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Home / Articles / Movies / Television /  10 things to love about 'Mad Men'
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Monday, March 22,2010

10 things to love about 'Mad Men'

By McClatchy-Tribune News Service

"That's life. One minute you're on top of the world, next minute some secretary's running you over with a lawnmower."

Joan Holloway Harris

———

With its melancholy, mesmerizing third season coming out on DVD this Tuesday, I spent a recent weekend re-watching "Mad Men." The series, as its fans know, is set in a fictional Madison Avenue ad agency called Sterling Cooper (for its founders, Roger Sterling and Bertram Cooper); with the current story unfolding in 1963. Here are 10 of my favorite things about the show, created by Matthew Weiner, which will return to AMC this summer for its fourth season.

1. Joan.

Christina Hendricks silkily gives the former office manager a breathy voice and take-charge dignity, even when things don't turn out well — like her marriage to sad-sack surgeon Greg. Ever poised, Joan stood by him this season, loyally encouraging and sympathizing and only once irresistibly whupping him with a vase. And what Hendricks does with cigarette smoke, when Joan unexpectedly runs into a former rival (Roger's new wife, Jane), is ridiculously entertaining. This woman doesn't need words.

2. Roger.

The agency's co-founder, a wealthy man who wears his entitlement with devilish charm, has a past relationship with Joan that flutters across the season: Roger, it seems, has never quite let her go. Played with offhand panache by John Slattery, he sauntered through the season, frequently showing up to deliver the episode's funniest line. The agency takes him for granted, and "Mad Men" watchers might too. But anyone who gazes at a suit of armor in a staid colleague's office and wonders aloud, "You ever get three sheets to the wind and try that thing on?" is indispensable.

3. The light.

Christopher Manley, the third-season cinematographer, produced artful images that you wish you could see on Cinerama's screen — specifically, the kind of tender, delicate light that illuminated Don and Betty's wistful kiss in a garden, or Sally's room as she sleeps next to a night light. Though this show frequently reminds us that the past isn't perfect, the look of it certainly is.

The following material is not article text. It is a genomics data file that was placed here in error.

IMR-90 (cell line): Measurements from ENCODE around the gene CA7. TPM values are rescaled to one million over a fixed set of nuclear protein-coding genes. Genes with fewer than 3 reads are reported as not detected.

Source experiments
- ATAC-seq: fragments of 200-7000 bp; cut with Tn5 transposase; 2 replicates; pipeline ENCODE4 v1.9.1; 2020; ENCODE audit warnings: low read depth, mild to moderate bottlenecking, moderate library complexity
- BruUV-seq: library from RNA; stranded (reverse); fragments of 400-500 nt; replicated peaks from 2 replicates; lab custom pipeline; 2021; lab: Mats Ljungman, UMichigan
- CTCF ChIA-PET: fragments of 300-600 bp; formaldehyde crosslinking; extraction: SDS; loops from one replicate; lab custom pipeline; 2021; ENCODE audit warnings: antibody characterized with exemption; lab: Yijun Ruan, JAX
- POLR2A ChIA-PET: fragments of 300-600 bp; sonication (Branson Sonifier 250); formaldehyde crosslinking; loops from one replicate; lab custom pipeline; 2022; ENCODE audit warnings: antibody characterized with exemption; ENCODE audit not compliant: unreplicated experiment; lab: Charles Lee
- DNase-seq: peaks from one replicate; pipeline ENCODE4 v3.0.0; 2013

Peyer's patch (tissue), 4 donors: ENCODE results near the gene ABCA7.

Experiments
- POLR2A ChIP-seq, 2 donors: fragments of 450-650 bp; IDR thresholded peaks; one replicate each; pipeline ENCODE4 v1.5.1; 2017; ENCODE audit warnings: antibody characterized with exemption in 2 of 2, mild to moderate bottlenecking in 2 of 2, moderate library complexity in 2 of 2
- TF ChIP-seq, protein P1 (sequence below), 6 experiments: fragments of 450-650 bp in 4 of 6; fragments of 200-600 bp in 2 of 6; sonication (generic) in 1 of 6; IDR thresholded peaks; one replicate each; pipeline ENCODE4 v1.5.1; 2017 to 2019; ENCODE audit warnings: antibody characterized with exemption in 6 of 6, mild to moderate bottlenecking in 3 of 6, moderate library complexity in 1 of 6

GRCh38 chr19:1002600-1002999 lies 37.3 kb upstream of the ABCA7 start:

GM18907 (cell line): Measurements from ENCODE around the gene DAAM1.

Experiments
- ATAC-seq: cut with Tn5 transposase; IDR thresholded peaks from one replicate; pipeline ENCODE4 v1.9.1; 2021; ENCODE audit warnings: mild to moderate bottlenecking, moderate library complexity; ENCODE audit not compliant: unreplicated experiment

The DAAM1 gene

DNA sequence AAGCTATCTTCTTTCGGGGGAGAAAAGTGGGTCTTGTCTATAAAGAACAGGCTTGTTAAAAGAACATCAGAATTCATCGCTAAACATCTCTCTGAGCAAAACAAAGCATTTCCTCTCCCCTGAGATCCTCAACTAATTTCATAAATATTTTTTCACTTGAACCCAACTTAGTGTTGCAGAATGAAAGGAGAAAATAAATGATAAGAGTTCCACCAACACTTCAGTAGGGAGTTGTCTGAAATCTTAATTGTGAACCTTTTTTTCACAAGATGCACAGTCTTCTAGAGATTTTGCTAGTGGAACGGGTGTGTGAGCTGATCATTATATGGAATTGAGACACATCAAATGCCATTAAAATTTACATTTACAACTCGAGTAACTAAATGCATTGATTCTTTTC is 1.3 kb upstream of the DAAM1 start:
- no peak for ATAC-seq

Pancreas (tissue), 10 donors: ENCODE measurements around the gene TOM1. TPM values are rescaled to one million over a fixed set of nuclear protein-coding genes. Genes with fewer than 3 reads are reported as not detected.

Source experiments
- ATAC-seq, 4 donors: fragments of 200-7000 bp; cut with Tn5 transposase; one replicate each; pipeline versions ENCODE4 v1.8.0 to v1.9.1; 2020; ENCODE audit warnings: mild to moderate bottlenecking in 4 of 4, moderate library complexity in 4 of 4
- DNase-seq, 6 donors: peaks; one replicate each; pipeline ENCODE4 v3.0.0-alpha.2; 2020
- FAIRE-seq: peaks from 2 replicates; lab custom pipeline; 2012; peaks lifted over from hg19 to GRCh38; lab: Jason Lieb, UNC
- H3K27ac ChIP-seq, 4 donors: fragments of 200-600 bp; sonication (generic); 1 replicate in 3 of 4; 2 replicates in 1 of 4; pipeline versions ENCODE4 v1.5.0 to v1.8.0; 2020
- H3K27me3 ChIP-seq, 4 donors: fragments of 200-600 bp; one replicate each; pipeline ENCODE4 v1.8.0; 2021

4. Betty.

January Jones' unhappy housewife was miserable for much of the season, constantly brushing away her eager daughter with a brusque "Go watch TV." But watch how Jones creates a woman determined not to grow up: Betty's slight lisp (like her Sally's), her way of not fully enunciating her words, her way of covering emotion with a pout, her icily beautiful fury, and the surprising richness and maturity her voice took on when she spoke Italian in Rome. You see that her anger comes from her powerlessness — a powerlessness that she's loathe to relinquish (she's drawn to the father-like Henry), but nonetheless despises. That trip to Italy, like the happy early days of her marriage, was over too soon.

5. Sally.

Young Kiernan Shipka, with her saucer eyes and Shirley Temple curls, broke my heart on a weekly basis this season as Don and Betty's daughter, Sally (whose age, I think, hasn't been mentioned, but who looks perhaps 9 or 10). This neglected child formed a bond with her Grandpa Gene, a rare adult who looked at her as if he actually saw her; tried to understand as her beloved daddy tried to break bad news ("You said you would always come home," says Sally, like a knife into his heart); and stared at her beautiful mother as Betty put on lipstick, both of them seemingly alone.